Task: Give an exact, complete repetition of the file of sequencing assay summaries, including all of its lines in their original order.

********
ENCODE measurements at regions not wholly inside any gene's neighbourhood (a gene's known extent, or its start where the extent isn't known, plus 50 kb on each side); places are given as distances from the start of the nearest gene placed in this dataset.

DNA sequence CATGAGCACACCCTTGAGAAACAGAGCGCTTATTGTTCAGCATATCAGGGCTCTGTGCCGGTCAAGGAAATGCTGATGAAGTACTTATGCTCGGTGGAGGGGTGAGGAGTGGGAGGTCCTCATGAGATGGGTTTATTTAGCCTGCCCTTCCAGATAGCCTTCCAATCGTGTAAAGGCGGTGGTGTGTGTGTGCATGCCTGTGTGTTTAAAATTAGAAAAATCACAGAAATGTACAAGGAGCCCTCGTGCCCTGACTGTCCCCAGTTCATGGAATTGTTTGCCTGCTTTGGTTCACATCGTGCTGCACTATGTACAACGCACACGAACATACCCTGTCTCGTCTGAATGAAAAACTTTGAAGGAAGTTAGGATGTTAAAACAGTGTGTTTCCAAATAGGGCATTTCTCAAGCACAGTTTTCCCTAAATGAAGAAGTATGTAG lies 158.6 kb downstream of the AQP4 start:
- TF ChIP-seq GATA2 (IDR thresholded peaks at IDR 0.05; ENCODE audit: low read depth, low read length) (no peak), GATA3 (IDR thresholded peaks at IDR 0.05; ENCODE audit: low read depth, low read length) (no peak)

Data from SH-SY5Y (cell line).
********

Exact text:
ENCODE measurements at regions not wholly inside any gene's neighbourhood (a gene's known extent, or its start where the extent isn't known, plus 50 kb on each side); places are given as distances from the start of the nearest gene placed in this dataset.

DNA sequence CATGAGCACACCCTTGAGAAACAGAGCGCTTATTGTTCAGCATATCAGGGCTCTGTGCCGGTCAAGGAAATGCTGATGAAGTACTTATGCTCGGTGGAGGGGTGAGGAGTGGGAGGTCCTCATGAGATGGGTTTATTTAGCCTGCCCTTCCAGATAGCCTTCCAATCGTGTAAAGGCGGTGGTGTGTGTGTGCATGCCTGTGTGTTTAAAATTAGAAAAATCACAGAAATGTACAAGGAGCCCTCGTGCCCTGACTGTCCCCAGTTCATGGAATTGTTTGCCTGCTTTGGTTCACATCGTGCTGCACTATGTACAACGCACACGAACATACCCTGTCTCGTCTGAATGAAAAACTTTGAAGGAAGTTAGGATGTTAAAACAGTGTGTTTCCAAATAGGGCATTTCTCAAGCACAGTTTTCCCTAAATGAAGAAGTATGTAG lies 158.6 kb downstream of the AQP4 start:
- TF ChIP-seq GATA2 (IDR thresholded peaks at IDR 0.05; ENCODE audit: low read depth, low read length) (no peak), GATA3 (IDR thresholded peaks at IDR 0.05; ENCODE audit: low read depth, low read length) (no peak)

Data from SH-SY5Y (cell line).